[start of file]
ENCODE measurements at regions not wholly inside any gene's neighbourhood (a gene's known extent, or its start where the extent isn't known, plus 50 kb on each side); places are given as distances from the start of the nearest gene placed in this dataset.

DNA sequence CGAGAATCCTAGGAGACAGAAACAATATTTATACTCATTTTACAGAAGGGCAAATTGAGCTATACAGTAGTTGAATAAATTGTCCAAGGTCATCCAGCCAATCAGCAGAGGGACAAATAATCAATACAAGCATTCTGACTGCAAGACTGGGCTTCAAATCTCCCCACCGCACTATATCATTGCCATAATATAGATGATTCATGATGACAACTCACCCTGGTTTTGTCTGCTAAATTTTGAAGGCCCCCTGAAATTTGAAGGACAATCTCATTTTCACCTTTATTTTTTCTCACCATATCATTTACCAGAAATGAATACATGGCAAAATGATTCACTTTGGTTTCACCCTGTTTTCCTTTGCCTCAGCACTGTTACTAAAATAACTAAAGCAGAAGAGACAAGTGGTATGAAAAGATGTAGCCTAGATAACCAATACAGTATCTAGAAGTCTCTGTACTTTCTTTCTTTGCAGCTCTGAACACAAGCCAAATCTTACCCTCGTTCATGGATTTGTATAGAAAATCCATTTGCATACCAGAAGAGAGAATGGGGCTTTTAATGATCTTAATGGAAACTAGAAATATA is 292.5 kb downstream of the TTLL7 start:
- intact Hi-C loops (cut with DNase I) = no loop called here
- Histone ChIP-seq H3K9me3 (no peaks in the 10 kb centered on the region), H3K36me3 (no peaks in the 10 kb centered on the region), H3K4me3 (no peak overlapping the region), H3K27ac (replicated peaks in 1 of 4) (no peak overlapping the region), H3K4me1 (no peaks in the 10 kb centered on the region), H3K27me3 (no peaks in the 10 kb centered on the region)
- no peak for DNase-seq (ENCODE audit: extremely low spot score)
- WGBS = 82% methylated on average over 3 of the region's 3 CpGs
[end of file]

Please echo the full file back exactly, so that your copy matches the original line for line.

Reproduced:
ENCODE measurements at regions not wholly inside any gene's neighbourhood (a gene's known extent, or its start where the extent isn't known, plus 50 kb on each side); places are given as distances from the start of the nearest gene placed in this dataset.

DNA sequence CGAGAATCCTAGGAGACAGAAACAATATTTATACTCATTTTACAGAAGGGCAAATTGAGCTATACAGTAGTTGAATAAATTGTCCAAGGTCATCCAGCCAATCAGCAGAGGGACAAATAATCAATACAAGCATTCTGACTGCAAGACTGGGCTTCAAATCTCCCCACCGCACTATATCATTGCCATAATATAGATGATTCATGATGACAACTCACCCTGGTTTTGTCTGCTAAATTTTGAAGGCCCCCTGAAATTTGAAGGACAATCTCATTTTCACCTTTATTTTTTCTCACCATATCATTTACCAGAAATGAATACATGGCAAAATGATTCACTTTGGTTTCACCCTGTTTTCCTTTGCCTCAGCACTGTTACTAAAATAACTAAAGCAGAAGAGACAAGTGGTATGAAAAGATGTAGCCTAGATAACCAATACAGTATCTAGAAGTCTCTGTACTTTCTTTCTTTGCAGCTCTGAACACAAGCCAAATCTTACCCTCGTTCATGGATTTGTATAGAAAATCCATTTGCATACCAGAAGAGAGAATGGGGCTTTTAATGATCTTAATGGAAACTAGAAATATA is 292.5 kb downstream of the TTLL7 start:
- intact Hi-C loops (cut with DNase I) = no loop called here
- Histone ChIP-seq H3K9me3 (no peaks in the 10 kb centered on the region), H3K36me3 (no peaks in the 10 kb centered on the region), H3K4me3 (no peak overlapping the region), H3K27ac (replicated peaks in 1 of 4) (no peak overlapping the region), H3K4me1 (no peaks in the 10 kb centered on the region), H3K27me3 (no peaks in the 10 kb centered on the region)
- no peak for DNase-seq (ENCODE audit: extremely low spot score)
- WGBS = 82% methylated on average over 3 of the region's 3 CpGs